Leslie Caron

Leslie Caron

Born of a French father and an American mother

For Peter Hall's 30th birthday her present was - simply - a Rolls Royce.

Grandmother of Stephanie Clive, Freddie Hall, and Benjamin Hall.

Has two children: Christopher Hall (born 1957) and Jennifer Caron Hall (born 1958).

Her first marriage to musician, composer and meat-packing planet heir (Hormel Foods) Geordie Hormel ended after 3 years. Her second marriage to famed stage director Peter Hall also ended in divorce, with his naming Warren Beatty, her co-star in Promise Her Anything (1965), as co-respondent. The London court ordered Beatty to pay court costs.

Her talent as a dancer had been already noticed in 1948 by Gene Kelly and his wife Betsy Blair in a Roland Petit's ballet on the theme of Oedipus, but they could not meet her at the end of the show, because she went home like a good girl.

Member of jury at the Cannes Film Festival in 1980

Mother-in-law of Glenn Wilhide and Jane Studd.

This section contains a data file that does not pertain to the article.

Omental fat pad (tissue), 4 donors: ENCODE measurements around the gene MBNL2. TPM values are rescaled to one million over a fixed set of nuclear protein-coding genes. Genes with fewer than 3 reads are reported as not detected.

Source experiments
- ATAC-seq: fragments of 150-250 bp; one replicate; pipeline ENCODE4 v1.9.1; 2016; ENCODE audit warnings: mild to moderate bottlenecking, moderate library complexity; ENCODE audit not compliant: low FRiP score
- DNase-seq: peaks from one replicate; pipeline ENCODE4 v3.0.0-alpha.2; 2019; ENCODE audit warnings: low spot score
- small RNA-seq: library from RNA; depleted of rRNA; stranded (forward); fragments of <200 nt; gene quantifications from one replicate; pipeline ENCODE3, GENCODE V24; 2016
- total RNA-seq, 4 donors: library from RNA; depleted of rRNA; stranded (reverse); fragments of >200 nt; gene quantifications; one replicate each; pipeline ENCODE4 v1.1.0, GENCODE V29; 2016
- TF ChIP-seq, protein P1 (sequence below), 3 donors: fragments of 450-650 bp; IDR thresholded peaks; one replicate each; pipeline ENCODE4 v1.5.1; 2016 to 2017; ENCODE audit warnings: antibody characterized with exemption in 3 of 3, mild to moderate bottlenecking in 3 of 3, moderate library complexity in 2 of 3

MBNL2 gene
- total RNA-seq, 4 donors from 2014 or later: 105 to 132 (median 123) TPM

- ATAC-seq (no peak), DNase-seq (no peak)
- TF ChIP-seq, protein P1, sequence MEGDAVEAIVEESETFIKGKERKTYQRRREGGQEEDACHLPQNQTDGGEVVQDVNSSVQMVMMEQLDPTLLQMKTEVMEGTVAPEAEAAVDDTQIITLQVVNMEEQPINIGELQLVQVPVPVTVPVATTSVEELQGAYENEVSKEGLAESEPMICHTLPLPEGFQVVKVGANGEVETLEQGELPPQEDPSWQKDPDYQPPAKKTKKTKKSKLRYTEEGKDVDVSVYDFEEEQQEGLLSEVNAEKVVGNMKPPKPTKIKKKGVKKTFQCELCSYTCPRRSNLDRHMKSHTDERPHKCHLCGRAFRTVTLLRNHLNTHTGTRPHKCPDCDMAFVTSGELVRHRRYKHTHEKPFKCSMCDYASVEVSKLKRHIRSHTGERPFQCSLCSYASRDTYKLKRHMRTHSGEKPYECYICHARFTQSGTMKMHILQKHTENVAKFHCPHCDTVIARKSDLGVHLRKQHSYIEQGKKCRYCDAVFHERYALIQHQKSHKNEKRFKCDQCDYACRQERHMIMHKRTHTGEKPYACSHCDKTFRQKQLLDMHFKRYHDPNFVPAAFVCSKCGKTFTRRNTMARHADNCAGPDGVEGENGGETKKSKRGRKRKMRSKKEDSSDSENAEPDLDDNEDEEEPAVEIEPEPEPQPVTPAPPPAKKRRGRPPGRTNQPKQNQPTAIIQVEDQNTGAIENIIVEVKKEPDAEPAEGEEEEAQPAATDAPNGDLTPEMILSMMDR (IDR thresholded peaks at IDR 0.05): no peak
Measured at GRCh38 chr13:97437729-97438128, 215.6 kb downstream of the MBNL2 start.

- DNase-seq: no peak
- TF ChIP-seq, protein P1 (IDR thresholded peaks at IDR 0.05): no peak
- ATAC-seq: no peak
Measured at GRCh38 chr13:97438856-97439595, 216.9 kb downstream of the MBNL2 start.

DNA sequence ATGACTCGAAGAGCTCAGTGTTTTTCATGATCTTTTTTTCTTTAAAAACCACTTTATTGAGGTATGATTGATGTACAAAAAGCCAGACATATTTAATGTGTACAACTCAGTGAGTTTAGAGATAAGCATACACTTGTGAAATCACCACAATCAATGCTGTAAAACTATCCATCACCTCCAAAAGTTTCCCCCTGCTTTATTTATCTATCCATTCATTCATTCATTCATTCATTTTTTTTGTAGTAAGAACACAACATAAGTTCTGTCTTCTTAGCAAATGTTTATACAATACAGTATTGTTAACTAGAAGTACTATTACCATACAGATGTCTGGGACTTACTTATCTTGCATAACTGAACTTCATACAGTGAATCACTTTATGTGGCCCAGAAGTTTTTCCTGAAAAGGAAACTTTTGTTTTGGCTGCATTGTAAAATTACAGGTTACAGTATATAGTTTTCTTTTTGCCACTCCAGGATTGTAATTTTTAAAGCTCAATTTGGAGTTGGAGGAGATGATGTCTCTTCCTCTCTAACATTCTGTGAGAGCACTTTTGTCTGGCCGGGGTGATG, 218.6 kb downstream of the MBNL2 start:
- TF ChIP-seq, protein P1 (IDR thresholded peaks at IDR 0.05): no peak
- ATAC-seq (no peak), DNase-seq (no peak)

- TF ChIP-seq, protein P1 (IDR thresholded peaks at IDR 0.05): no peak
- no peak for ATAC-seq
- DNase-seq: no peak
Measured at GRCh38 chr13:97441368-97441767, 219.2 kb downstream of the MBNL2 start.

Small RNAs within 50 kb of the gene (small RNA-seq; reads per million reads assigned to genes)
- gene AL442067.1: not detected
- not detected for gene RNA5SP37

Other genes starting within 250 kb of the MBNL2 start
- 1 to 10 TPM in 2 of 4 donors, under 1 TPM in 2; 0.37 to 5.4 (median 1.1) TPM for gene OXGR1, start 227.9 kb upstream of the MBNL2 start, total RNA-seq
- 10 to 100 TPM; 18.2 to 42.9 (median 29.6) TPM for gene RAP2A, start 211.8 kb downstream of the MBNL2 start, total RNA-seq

Once romantically linked (1995-1996) to handsome "Laredo" actor Robert Wolders who married older actress Merle Oberon and was the companion of older actress Audrey Hepburn until her death in 1993. Leslie is five years older than Wolders.

One of the few actresses to have danced with both Fred Astaire and Gene Kelly in the movies, other actresses that have also done this includes Judy Garland, Cyd Charisse, Vera-Ellen, Debbie Reynolds, and Rita Hayworth.

Received the 2,394th star on the Hollywood Walk of Fame [December 2009].

Returned to work 3 months after giving birth to her son Christopher Hall to begin filming Gigi (1958).

She and her daughter, Jennifer Caron Hall, co-starred on an episode of "The Love Boat" (1977), in the parts of mother and daughter, both con artists, engaged in fleecing millionaires.

She was nominated for a 1975 Joseph Jefferson Award for Best Guest Artist for her performance in the play, "13 Rue De L'Amour," at the Arlington Park Theatre in Chicago, Illinois.

Was president of the jury at the 'Internationale Filmfestspiele Berlin' in 1989.

When she told Fred Astaire that she wanted to create her own costumes for Daddy Long Legs (1955), he responded: "OK, but no feathers, please". Astaire recalled the exasperation he had with one of Ginger Rogers' elaborate gowns in a dance scene in Top Hat (1935). Some ostrich feathers broke loose from Ginger Rogers' gown and mischievously floated in mid air around Astaire's face. The shedding dress episode was recreated to hilarious effect in a scene from Easter Parade (1948) in which Fred Astaire danced with a clumsy, comical dancer played by Judy Garland.